What will the effect be for us? More relevant adds or Facebook literally knowing everything about you? To be honest, it scares me! What do you think, is this a positive or a negative situation for you as an user?
Mashable, 2016. WhatsApp responds to ‘endagering’ privacy accusations. [Online]
Available at: http://mashable.com/2016/09/15/facebook-whatsapp-privacy-india/#z2tW78.RWPqT
[Accessed 08 12 2016].
The Guardian, 2014. WhatsApp: Facebook acquires messaging service in $19bn deal. [Online]
Available at: https://www.theguardian.com/technology/2014/feb/19/facebook-buys-whatsapp-16bn-deal
[Accessed 08 12 2016].
The Statistics Portal, 2016. Number of monthly active WhatsApp users worldwide. [Online]
Available at: https://www.statista.com/statistics/260819/number-of-monthly-active-whatsapp-users/
[Accessed 08 12 2016].
LinkedIn may feel threatened, as Facebook is expanding its range of services again. Mark Zuckerberg’s service is trying to deliver the new value to its user by becoming a recruitment platform.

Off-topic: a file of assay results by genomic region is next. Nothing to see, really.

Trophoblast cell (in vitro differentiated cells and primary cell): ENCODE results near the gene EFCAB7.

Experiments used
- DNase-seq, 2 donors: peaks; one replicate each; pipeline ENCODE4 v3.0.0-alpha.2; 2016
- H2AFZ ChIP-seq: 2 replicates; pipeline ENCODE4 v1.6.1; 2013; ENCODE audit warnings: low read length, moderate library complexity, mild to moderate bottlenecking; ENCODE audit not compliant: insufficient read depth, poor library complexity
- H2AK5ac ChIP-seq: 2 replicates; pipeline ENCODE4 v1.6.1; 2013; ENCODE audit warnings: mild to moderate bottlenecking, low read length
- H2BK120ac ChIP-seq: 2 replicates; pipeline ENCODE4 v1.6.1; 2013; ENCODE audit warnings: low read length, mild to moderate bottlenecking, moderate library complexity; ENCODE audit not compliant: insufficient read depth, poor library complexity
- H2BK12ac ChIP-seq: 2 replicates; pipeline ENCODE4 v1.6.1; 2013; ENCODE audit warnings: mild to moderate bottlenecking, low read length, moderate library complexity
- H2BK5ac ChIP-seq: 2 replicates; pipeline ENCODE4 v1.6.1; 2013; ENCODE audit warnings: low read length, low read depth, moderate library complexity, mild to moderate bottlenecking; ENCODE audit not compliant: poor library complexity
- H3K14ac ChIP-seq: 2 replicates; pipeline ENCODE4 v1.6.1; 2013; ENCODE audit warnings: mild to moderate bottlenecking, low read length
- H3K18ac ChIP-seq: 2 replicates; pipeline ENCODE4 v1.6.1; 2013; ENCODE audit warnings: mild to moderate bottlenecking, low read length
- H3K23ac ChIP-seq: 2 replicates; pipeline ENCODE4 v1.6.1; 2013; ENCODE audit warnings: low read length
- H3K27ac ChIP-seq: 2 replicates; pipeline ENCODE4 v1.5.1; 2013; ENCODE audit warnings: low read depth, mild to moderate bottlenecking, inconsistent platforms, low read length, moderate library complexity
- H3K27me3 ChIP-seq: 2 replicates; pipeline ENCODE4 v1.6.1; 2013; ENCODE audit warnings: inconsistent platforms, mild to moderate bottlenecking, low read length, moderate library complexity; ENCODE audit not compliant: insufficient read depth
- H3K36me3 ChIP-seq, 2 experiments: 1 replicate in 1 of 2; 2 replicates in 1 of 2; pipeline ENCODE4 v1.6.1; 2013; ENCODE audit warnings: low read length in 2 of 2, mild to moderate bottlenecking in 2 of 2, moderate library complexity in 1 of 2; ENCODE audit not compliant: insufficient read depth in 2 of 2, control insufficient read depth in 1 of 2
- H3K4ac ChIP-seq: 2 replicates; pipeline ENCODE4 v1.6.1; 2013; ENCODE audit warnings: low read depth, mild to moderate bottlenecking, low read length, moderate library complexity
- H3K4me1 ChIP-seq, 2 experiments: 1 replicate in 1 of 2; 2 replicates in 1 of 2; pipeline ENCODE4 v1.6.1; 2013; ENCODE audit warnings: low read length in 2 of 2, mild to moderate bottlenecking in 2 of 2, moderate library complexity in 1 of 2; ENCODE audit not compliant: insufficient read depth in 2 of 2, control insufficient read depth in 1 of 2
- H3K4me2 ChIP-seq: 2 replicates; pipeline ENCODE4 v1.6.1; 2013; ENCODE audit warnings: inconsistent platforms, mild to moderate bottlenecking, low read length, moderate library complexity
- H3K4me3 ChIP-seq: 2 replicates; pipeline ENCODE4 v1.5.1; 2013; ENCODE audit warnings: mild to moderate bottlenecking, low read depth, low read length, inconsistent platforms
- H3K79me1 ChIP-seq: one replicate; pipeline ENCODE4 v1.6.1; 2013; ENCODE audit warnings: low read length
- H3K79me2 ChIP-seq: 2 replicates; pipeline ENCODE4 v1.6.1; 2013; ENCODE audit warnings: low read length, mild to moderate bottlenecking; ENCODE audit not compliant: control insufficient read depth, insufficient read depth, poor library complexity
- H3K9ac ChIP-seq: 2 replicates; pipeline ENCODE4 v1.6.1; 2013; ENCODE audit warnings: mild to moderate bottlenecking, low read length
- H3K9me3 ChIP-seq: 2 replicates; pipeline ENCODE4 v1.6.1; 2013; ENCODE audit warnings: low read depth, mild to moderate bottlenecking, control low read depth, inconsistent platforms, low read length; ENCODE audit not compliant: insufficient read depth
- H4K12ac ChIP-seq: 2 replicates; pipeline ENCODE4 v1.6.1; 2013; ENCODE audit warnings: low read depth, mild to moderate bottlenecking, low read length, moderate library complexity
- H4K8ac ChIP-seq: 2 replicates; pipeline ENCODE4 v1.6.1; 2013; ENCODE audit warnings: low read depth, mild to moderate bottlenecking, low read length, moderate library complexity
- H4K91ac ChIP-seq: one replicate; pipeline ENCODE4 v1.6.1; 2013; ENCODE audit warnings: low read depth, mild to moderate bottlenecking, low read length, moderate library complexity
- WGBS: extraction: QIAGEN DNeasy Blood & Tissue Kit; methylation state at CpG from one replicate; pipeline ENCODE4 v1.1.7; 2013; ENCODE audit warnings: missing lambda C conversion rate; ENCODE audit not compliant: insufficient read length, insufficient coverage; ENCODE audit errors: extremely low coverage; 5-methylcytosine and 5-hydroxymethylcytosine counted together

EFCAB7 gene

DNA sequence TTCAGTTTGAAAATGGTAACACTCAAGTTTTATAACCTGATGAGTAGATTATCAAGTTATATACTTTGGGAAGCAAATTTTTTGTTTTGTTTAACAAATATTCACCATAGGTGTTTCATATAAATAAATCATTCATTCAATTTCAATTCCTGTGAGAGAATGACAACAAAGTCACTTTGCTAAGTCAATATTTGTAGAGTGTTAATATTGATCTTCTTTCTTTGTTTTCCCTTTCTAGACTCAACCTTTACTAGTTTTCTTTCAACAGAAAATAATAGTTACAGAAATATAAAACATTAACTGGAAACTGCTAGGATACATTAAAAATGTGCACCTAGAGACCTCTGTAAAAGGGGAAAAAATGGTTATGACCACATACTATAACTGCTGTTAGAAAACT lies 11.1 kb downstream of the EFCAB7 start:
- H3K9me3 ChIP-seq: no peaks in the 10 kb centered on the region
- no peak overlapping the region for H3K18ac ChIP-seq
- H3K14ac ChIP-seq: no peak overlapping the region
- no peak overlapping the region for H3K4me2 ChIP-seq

As reported by TechCrunch, Facebook is testing a new option for fanpage administrators. Having that, companies will be able to recruit new employees through their Facebook sites. Facebook wants to incorporate the recruitment mechanism into the Facebook fanpages of companies and show it as a separate item next to the information, photos, etc.
So, how will it work?
The employer will be able to create a form, which will give information on the requirements, salary, and general nature of the employment, while the potential employee will be able to apply directly through the form by submitting the CV and other required documents. The company will receive an application in the form of Facebook message.